Tuesday, September 20, 2016

New Audiobook out!

Oh my, I think I forgot to mention that there is (finally, and thanks to Troy Cunningham for his hard work!!) the Struggle Trilogy Audiobook finally up. [1] A solid book, you should read it, and barring that, at least get the audiobook so you can listen whilst doing chores and such. Below are a handful of the reviews this book received. Not to be missed, like I said (and at least it seems to have been prescient in many ways). Here are the reviews:




Nelson Lowhim was in the American Army; based on his biography, he did two tours in Iraq and they were not "desk jobs." War has often been described as being one of long periods of boredom punctuated by moments of intense, adrenalin-pumping terror. Lowhim does not appear to have been too bored; in fact, he utilized all that "boring time" to gain an understanding of the people of Iraq, and the social and economic dynamics that were unleashed by the American invasion to remove Saddam Hussein from power. He also learned far more Arabic than most American soldiers learn German if they are stationed in Germany. But what truly makes this an "extra ordinary" work, even a work that is in a class of one, is that while serving as a soldier on one side in a war, he acquired a thorough understanding of the thinking and actions of the other side - enough so, to produce this novel.

There aren't any "good guys" in this tale, and it is definitely not for the "fun-read crowd." I never felt that the horror and the cruelty - like the alternate uses for a power drill- were thrown in for shock effect. No, they were just an integral part of the scene, like the smell of cooked fish in Sadr City, the cheap cologne, the wet dreams and the bank accounts in Dubai. If there is a single protagonist in this tale, it is Walid. He is a Shia, who is deeply disturbed by the car-bomb killings of his brethren by Sunnis. He is also not very happy with the Americans, and joins his older brother Mahmud, in fighting them in Karbala. Mahmud is killed, and will haunt Walid's dreams. Walid has to decide whether he is a coward or a "real man," and accomplishes the latter status the old-fashioned way: by killing another. Bashir is a Lebanese "go-between," which seems to be a national occupation. Qassem is the "face" of Iran, and the bag-man who dispenses the money, and supplies the road-side bombs to Walid, and his nascent group, to be used against the Americans - and pays double for a good video of a successful attack.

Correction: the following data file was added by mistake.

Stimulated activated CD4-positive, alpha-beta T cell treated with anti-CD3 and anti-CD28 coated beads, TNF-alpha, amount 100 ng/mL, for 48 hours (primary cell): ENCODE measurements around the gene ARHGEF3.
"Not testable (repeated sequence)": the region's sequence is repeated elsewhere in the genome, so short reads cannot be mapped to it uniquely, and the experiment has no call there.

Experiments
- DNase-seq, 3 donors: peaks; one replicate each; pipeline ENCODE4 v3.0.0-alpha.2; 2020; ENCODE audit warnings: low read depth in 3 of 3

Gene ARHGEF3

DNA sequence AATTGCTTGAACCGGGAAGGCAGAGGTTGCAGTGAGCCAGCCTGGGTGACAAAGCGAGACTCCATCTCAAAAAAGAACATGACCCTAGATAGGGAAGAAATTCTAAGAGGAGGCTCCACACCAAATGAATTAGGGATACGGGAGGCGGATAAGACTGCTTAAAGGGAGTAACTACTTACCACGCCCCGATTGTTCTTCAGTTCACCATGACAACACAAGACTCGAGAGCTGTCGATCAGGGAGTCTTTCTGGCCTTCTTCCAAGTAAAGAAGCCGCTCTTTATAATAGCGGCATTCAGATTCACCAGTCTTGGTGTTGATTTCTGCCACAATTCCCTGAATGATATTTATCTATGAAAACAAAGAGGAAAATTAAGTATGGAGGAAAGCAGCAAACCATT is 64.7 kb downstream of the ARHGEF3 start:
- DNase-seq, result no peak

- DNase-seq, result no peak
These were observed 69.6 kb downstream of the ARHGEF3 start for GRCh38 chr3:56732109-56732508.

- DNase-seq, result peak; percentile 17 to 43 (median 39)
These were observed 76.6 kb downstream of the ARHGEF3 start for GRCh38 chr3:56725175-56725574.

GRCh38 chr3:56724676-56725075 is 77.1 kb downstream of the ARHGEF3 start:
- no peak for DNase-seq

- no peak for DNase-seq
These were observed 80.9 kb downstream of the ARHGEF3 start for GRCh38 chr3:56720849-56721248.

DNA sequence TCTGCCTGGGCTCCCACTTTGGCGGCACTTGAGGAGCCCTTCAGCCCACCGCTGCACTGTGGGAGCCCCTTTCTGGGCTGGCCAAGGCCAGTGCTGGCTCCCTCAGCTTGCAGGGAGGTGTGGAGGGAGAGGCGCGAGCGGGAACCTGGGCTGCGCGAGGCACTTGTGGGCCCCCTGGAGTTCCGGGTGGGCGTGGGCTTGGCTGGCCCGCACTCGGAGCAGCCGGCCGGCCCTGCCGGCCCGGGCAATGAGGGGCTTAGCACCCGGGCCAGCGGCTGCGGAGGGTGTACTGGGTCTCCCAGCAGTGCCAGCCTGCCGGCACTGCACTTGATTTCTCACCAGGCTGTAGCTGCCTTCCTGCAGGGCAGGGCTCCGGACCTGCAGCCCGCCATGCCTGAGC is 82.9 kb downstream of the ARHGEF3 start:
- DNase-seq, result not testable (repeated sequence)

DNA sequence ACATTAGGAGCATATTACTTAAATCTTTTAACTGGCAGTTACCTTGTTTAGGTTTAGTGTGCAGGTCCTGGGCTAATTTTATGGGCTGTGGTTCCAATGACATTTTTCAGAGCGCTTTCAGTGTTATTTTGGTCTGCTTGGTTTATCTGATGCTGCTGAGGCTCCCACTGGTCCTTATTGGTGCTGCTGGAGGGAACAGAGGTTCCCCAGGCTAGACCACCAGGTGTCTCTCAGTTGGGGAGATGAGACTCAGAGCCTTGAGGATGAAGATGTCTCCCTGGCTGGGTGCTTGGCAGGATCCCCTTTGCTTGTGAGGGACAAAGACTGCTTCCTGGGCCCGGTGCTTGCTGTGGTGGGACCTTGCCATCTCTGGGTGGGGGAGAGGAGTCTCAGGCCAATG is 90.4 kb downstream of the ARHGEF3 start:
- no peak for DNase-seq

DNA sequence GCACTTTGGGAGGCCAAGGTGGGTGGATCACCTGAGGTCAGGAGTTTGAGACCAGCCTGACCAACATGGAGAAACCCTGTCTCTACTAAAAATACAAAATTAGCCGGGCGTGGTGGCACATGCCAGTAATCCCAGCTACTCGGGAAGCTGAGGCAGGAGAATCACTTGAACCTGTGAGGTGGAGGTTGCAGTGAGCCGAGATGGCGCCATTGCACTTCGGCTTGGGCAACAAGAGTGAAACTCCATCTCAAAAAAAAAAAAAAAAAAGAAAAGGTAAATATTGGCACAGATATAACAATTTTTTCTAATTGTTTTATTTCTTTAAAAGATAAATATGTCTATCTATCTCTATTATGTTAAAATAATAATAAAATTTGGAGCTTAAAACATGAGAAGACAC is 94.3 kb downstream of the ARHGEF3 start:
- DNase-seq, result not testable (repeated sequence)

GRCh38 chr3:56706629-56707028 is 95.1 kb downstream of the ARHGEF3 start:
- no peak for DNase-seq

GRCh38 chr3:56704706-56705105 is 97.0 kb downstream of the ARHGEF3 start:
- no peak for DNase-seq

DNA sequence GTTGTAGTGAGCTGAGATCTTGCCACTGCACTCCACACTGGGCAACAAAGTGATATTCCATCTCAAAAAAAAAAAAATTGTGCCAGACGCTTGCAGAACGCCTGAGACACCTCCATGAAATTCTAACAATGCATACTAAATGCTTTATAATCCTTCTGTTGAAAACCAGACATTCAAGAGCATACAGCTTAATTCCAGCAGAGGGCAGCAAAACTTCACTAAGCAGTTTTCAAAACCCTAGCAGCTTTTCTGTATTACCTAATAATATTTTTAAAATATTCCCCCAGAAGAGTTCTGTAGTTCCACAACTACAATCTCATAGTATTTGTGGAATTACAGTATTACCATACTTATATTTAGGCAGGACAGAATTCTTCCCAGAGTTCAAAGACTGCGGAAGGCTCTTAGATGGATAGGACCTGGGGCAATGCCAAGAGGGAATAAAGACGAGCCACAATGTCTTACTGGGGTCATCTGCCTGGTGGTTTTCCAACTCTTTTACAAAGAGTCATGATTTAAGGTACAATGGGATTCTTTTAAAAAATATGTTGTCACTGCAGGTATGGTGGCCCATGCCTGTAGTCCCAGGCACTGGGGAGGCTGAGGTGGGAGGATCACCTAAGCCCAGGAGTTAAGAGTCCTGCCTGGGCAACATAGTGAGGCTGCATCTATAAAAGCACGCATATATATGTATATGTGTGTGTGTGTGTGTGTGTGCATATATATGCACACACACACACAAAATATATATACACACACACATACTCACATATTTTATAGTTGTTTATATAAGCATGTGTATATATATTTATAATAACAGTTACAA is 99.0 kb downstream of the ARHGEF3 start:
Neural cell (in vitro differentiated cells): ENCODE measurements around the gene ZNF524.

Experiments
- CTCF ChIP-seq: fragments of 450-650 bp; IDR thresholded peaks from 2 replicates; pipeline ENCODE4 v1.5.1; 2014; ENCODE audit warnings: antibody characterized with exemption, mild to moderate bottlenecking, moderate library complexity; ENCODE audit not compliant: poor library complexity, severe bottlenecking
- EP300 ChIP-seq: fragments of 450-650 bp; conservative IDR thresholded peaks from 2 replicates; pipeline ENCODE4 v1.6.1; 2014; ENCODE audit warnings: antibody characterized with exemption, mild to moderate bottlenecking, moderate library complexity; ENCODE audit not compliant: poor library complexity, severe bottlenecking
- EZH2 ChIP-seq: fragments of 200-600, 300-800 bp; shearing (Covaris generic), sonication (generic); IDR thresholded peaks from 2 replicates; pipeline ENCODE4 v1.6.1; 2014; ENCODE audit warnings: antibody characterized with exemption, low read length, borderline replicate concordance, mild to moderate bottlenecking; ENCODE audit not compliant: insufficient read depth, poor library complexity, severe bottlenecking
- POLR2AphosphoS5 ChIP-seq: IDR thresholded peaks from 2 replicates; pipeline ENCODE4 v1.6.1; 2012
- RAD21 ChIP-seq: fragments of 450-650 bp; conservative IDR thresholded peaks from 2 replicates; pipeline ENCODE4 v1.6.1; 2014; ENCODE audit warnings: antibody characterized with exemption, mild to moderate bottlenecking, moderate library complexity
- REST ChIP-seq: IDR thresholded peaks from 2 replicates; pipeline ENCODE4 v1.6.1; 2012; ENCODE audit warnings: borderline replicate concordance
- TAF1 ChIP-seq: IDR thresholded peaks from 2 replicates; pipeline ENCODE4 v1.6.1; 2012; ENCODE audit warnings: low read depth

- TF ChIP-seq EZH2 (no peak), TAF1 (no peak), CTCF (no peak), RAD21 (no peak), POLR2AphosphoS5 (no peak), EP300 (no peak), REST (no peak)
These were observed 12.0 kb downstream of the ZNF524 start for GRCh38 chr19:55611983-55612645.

Roughly 80% of the novel concerns the Iraqis, the other 20% concerns the Americans. And none of them are portrayed very positively either. Lowhim provides most telling negative details that demonstrate his clear grasp of the underbelly of American culture. The ugly racism towards the "raghe*ds" is pervasive. The author develops well the tragic intersections between these two groups, depicting them by laying the groundwork that results in that often fatal interaction in alternate sections of his work.

Many a denizen of the corporate world would recognize (and authenticate!) the group dynamics that Lowhim uses to advance the plot: Duplicity, betrayal, intimidation, intrigue, venality, money, actions predicated on "face-saving," "playing king on the mountain," and the endless pursuit of better "intelligence" as to the motivation and actions of those within and without any selected group. In the corporate world, all these machinations usually do not lead to death. In Iraq, as with most wars, all too often, they do. Students of the history of the French Revolution would recognize the same dynamics that lead the Revolution to "consume its children." In the end, are they ALL just so many pawns in an overall game being played by the Masters of War? And do some of the pawns recognize this?